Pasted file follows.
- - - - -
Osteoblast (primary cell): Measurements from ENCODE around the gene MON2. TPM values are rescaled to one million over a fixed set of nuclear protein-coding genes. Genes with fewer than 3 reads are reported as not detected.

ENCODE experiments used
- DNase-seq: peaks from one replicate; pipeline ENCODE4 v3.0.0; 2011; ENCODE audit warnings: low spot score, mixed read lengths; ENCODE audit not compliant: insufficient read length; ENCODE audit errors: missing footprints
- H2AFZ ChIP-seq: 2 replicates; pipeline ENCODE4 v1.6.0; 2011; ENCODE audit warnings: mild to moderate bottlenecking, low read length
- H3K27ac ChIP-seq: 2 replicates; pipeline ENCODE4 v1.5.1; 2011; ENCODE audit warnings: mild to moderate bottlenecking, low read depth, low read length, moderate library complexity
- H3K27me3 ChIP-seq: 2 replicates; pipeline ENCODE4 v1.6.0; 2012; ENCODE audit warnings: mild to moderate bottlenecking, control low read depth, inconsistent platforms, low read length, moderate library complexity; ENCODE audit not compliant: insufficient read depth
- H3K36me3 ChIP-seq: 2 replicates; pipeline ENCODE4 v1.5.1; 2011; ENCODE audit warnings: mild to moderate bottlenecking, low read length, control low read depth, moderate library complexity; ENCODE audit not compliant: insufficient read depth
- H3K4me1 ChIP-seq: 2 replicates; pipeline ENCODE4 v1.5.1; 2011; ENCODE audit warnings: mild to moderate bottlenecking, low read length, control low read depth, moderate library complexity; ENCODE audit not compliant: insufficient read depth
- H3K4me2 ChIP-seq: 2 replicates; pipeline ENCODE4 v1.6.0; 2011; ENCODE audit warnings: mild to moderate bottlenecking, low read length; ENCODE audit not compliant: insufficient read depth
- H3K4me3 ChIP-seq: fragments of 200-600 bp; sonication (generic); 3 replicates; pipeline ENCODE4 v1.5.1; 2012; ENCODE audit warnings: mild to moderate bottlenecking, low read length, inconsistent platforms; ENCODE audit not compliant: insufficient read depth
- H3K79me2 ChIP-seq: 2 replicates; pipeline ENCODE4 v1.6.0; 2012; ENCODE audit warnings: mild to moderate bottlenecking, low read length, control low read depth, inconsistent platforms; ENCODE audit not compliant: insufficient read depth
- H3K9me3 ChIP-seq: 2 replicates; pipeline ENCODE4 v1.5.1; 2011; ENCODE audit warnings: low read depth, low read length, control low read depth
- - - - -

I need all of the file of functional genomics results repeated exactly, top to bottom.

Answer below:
Osteoblast (primary cell): Measurements from ENCODE around the gene MON2. TPM values are rescaled to one million over a fixed set of nuclear protein-coding genes. Genes with fewer than 3 reads are reported as not detected.

ENCODE experiments used
- DNase-seq: peaks from one replicate; pipeline ENCODE4 v3.0.0; 2011; ENCODE audit warnings: low spot score, mixed read lengths; ENCODE audit not compliant: insufficient read length; ENCODE audit errors: missing footprints
- H2AFZ ChIP-seq: 2 replicates; pipeline ENCODE4 v1.6.0; 2011; ENCODE audit warnings: mild to moderate bottlenecking, low read length
- H3K27ac ChIP-seq: 2 replicates; pipeline ENCODE4 v1.5.1; 2011; ENCODE audit warnings: mild to moderate bottlenecking, low read depth, low read length, moderate library complexity
- H3K27me3 ChIP-seq: 2 replicates; pipeline ENCODE4 v1.6.0; 2012; ENCODE audit warnings: mild to moderate bottlenecking, control low read depth, inconsistent platforms, low read length, moderate library complexity; ENCODE audit not compliant: insufficient read depth
- H3K36me3 ChIP-seq: 2 replicates; pipeline ENCODE4 v1.5.1; 2011; ENCODE audit warnings: mild to moderate bottlenecking, low read length, control low read depth, moderate library complexity; ENCODE audit not compliant: insufficient read depth
- H3K4me1 ChIP-seq: 2 replicates; pipeline ENCODE4 v1.5.1; 2011; ENCODE audit warnings: mild to moderate bottlenecking, low read length, control low read depth, moderate library complexity; ENCODE audit not compliant: insufficient read depth
- H3K4me2 ChIP-seq: 2 replicates; pipeline ENCODE4 v1.6.0; 2011; ENCODE audit warnings: mild to moderate bottlenecking, low read length; ENCODE audit not compliant: insufficient read depth
- H3K4me3 ChIP-seq: fragments of 200-600 bp; sonication (generic); 3 replicates; pipeline ENCODE4 v1.5.1; 2012; ENCODE audit warnings: mild to moderate bottlenecking, low read length, inconsistent platforms; ENCODE audit not compliant: insufficient read depth
- H3K79me2 ChIP-seq: 2 replicates; pipeline ENCODE4 v1.6.0; 2012; ENCODE audit warnings: mild to moderate bottlenecking, low read length, control low read depth, inconsistent platforms; ENCODE audit not compliant: insufficient read depth
- H3K9me3 ChIP-seq: 2 replicates; pipeline ENCODE4 v1.5.1; 2011; ENCODE audit warnings: low read depth, low read length, control low read depth